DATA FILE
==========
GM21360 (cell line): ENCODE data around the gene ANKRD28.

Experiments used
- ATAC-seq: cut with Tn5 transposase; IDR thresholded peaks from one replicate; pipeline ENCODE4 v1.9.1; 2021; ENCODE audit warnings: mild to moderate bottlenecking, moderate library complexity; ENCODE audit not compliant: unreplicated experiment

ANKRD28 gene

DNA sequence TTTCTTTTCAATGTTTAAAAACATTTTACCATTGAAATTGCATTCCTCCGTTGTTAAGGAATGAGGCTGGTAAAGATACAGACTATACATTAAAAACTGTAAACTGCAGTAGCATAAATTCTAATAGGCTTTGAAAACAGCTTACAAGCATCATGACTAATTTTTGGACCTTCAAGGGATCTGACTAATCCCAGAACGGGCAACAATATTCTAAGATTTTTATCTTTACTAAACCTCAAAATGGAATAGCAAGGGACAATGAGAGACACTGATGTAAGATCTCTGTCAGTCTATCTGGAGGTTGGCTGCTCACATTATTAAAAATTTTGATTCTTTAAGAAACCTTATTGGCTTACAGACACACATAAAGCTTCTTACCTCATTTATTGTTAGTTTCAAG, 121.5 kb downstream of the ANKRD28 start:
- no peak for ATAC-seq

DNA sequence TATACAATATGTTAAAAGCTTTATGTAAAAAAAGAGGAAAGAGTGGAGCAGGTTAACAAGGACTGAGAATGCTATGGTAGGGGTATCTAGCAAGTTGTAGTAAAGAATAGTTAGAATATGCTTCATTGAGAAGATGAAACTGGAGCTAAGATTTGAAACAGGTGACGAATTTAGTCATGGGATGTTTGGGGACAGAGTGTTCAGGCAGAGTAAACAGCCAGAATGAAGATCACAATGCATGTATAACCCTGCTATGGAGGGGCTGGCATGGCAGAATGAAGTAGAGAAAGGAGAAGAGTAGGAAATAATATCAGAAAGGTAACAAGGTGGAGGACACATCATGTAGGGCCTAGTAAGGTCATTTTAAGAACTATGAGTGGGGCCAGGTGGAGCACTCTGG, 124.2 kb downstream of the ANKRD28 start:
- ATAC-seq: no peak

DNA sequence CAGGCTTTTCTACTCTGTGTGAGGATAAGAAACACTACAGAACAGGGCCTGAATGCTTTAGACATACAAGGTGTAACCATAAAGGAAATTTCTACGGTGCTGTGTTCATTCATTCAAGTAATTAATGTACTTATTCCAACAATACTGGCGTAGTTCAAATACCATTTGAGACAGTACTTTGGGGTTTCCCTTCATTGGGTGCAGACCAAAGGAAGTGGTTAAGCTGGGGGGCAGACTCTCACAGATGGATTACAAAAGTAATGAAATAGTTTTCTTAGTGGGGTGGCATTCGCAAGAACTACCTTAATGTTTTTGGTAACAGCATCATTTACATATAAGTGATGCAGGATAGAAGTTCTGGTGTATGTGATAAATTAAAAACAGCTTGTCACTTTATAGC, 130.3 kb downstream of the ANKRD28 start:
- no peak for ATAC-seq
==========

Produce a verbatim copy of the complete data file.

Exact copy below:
GM21360 (cell line): ENCODE data around the gene ANKRD28.

Experiments used
- ATAC-seq: cut with Tn5 transposase; IDR thresholded peaks from one replicate; pipeline ENCODE4 v1.9.1; 2021; ENCODE audit warnings: mild to moderate bottlenecking, moderate library complexity; ENCODE audit not compliant: unreplicated experiment

ANKRD28 gene

DNA sequence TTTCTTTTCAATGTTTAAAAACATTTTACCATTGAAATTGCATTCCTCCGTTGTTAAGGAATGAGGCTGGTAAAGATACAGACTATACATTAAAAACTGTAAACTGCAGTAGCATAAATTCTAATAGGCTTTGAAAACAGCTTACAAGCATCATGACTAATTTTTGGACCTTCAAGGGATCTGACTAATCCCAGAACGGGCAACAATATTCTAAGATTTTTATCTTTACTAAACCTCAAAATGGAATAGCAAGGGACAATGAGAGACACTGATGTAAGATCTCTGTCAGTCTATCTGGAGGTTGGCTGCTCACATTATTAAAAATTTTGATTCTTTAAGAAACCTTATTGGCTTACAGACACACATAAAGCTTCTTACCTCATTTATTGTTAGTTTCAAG, 121.5 kb downstream of the ANKRD28 start:
- no peak for ATAC-seq

DNA sequence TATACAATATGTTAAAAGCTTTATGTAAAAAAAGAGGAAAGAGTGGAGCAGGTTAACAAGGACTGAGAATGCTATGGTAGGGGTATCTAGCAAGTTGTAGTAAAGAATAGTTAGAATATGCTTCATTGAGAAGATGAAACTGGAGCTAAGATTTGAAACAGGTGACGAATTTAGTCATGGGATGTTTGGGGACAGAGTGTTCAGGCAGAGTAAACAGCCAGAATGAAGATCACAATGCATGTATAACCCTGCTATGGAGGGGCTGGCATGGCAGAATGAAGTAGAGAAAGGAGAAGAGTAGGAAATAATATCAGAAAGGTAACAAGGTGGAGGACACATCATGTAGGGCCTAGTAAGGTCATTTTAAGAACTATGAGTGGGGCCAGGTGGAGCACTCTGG, 124.2 kb downstream of the ANKRD28 start:
- ATAC-seq: no peak

DNA sequence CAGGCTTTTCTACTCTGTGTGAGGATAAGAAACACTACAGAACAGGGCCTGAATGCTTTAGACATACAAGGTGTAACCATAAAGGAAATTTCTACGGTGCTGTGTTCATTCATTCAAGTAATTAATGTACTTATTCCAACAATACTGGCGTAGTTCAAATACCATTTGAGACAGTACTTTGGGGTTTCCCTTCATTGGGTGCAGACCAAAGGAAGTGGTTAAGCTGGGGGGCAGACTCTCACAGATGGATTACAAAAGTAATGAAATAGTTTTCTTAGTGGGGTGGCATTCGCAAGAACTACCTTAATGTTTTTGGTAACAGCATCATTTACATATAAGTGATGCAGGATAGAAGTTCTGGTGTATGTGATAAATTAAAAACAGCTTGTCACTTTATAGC, 130.3 kb downstream of the ANKRD28 start:
- no peak for ATAC-seq